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The Wednesday Curator – 7/1/15

June 30, 2015

Here, courtesy of the Washington Post, is the transcript of President Barack Obama’s eulogy for Clementa Pinckney, murdered on June 17, 2015. It’s President Obama at his finest!

A Former Israeli Ambassador Takes Aim at Obama—and American Jewry by Jeffrey Goldberg for The Atlantic is yet another piece about Ambassador Michael Oren’s op-eds and his new book, Ally: My Journey Across the American-Israeli Divide. Mr. Goldberg is a very astute and balanced observer on Middle East issues and Israeli politics. What gave me reason to circle back to the Oren Issue are both Mr. Goldberg’s analysis and the transcript of his interview with the Ambassador. They are old friends and colleagues, and it’s a most interesting conversation.

From the

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The Wednesday Curator – 6/24/15

June 23, 2015

Charleston can’t be far from anyone’s mind. I read three pieces which really resonated. First, here’s Clementa Pinckey, a Martyr of Reconciliation by David Blight for The Atlantic. Then there’s Charles Blow’s column for the New York Times, In Charleston, a Millennial Race Terrorist. Finally, David Remnick, Editor of the New Yorker, wrote Charleston and the Age of Obama for his magazine. I’m sure this signal event will change nothing about our insane gun policies. Maybe, just maybe, we can hope for a bit of intelligent conversation about race and a war the losers are still fighting 150 years almost to the day after it ended.

With the expectation that we will learn the fate of the Affordable Care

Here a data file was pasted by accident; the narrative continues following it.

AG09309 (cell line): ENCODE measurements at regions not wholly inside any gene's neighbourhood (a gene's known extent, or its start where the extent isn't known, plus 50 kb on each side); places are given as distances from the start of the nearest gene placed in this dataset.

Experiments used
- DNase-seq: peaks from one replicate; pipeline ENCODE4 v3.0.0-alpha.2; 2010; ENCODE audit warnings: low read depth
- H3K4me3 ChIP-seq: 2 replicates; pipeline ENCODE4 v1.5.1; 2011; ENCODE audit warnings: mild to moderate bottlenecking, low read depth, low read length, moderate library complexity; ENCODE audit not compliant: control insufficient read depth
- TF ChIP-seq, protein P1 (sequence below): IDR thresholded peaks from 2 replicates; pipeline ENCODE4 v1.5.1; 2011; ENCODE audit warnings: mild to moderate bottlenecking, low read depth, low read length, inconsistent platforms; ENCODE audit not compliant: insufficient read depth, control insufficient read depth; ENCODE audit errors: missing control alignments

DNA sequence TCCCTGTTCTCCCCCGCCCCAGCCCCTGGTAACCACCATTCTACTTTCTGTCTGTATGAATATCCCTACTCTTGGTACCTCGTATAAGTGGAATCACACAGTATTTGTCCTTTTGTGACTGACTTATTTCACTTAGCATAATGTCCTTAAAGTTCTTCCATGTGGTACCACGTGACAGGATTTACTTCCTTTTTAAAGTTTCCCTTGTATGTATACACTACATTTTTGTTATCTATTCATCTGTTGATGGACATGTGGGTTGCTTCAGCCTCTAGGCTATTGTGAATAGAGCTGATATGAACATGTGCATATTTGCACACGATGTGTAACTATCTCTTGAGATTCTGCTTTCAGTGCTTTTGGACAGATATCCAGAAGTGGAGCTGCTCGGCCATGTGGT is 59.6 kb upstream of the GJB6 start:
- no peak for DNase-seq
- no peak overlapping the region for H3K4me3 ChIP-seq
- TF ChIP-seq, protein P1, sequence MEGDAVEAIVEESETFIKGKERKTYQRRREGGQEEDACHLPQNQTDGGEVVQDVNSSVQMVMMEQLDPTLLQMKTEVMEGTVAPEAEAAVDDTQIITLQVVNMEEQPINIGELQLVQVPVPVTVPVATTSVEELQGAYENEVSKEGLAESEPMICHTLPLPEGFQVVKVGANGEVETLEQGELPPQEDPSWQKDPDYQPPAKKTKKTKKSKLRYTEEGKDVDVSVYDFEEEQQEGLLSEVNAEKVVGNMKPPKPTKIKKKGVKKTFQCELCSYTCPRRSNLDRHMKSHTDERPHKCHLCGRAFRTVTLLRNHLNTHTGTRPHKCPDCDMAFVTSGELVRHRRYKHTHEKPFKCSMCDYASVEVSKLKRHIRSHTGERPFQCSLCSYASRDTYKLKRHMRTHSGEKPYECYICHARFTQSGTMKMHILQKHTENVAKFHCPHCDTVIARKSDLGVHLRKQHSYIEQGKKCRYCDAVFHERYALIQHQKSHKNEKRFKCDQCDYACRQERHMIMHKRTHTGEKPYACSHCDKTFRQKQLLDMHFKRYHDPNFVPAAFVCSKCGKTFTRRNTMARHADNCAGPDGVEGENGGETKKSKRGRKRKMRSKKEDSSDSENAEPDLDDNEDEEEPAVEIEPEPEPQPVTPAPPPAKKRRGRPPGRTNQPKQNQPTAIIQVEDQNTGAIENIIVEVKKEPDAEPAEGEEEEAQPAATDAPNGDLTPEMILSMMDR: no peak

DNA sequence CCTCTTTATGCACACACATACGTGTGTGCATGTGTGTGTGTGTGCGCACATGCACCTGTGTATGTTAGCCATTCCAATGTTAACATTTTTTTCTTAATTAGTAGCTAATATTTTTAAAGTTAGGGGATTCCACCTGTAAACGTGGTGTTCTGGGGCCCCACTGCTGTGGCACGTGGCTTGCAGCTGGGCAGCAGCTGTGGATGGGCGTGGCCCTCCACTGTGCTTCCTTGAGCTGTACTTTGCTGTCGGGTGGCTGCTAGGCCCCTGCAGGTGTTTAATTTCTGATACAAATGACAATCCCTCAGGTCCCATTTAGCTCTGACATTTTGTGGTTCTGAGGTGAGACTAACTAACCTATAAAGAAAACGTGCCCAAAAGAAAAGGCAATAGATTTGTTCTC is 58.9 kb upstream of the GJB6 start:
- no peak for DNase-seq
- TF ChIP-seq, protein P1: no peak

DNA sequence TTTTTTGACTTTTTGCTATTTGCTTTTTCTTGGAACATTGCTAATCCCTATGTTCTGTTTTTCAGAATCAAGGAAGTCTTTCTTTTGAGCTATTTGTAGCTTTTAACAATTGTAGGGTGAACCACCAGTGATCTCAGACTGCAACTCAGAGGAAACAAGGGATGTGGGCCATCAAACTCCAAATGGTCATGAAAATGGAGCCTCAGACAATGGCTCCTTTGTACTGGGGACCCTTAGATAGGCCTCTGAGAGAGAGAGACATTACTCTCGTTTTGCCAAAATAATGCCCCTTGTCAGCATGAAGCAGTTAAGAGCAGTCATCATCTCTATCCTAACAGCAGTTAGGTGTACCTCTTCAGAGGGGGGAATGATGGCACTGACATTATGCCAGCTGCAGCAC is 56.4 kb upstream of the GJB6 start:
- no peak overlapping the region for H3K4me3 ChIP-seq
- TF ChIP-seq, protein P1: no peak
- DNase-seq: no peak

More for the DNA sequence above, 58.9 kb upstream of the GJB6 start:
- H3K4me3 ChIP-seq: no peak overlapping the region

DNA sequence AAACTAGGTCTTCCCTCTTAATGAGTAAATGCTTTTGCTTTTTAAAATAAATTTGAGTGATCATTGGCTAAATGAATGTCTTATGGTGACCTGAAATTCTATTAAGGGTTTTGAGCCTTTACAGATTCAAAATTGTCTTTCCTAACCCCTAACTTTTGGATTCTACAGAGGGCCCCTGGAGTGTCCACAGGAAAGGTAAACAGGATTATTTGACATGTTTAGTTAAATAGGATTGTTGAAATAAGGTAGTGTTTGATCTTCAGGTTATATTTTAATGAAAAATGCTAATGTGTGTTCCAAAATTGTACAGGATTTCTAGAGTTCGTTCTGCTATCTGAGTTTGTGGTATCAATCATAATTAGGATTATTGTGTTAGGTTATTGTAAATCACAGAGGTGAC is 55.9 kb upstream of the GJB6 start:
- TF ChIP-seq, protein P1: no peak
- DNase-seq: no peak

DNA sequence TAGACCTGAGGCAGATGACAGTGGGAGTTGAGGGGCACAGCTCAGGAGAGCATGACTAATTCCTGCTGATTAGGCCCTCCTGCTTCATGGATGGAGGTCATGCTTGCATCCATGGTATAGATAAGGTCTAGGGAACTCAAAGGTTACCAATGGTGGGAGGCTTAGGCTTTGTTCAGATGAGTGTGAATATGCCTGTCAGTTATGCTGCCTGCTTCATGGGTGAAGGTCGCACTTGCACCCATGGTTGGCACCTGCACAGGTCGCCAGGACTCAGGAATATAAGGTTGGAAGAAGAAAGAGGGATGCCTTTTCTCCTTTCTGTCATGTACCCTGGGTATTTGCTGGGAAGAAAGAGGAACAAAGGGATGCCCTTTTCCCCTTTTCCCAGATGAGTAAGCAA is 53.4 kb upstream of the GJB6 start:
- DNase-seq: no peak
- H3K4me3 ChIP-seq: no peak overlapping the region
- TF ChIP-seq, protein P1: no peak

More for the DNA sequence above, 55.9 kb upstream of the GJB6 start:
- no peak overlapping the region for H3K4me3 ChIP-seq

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The Wednesday Curator – 6/17/15

June 17, 2015

In this political season my thoughts return often to my Congressman from 1961 until 1991, Morris K. Udall. Congressman Udall aka Mo was the best, bar none. (I worked my tail off for him in the Wisconsin primary election in 1976, where he ran second to James Earl Carter, Jr.) I thought of him today because he liked to tell a joke on himself—truth be told, he told jokes on himself constantly—about introducing himself to two New Hampshire codgers as “Mo Udall, running for president,” to which one of them responded, “we were just laughing about that.” The joke came to mind because we had a real reason to laugh today, as self-aggrandizing, selfish, spoiled, and stupid Donald Trump

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The Wednesday Curator – 6/10/15

June 9, 2015

For The Atlantic Adam Chandler wrote “Jerusalem, Blank” on June 9, the day after the U.S. Supreme Court issued its decision in Zivotofsky v. Kerry. In just 10 paragraphs Mr. Chandler captures very well the tragic nature of the interminable Israeli-Palestinian conflict.

Sometimes a book review gives me a reason to read the book. In The Hillary in Our Future Michael Tomasky reviews Clinton Cash: The Untold Story of How and Why Foreign Governments and Businesses Helped Make Bill and Hillary Rich by Peter Schweizer for the new issue of the New York Review of Books. I will not be reading Clinton Cash, but I very much enjoyed Mr. Tomasky’s analysis—concerning the book

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The Wednesday Curator – 6/3/15

June 2, 2015

Joseph R. Biden III (Beau) died on Saturday. Mr. Biden was the former Attorney General of Delaware and an Iraq War vet. He was also the eldest son of Vice President Joe Biden. Here’s the New York Times obituary and Beau Biden’s Life of Service by Matt Ford for The Atlantic. RIP!

Eric Segall wrote How an Inaccurate Soundbite Might Take Down Obamacare for The Atlantic on May 29. It’s a detailed and thorough analysis of King v. Burwell, the Obamacare challenge which will be decided this month. packaged three essays about FIFA/soccer, under the title The Longform Guide to Soccer Corruption. So what? The essays were written in April 2015, June 2014, and August 2011. So,